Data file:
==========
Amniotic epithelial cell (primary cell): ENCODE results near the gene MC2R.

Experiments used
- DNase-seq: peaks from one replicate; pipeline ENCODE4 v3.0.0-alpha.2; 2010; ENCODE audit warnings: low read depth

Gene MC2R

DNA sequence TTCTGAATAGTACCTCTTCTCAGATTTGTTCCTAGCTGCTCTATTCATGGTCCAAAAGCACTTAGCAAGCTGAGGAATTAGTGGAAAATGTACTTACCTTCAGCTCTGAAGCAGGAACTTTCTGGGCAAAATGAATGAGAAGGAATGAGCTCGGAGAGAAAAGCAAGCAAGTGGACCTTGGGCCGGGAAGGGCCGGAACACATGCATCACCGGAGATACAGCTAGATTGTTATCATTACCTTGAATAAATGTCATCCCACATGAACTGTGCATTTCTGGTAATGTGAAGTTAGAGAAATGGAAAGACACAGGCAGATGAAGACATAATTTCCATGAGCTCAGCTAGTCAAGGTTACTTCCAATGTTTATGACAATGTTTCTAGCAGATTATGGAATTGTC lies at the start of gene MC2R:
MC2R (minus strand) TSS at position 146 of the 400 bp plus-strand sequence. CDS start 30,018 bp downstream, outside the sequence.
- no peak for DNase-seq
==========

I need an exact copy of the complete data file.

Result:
Amniotic epithelial cell (primary cell): ENCODE results near the gene MC2R.

Experiments used
- DNase-seq: peaks from one replicate; pipeline ENCODE4 v3.0.0-alpha.2; 2010; ENCODE audit warnings: low read depth

Gene MC2R

DNA sequence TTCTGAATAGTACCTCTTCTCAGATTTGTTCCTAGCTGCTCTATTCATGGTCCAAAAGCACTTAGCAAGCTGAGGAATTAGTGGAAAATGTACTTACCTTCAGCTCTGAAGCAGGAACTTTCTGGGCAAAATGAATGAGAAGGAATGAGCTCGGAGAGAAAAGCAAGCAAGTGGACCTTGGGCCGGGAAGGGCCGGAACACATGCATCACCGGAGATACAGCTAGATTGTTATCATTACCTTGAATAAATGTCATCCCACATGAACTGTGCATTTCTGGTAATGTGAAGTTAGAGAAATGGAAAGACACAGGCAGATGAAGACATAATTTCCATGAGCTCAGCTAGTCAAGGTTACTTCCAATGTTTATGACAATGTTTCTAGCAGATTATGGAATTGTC lies at the start of gene MC2R:
MC2R (minus strand) TSS at position 146 of the 400 bp plus-strand sequence. CDS start 30,018 bp downstream, outside the sequence.
- no peak for DNase-seq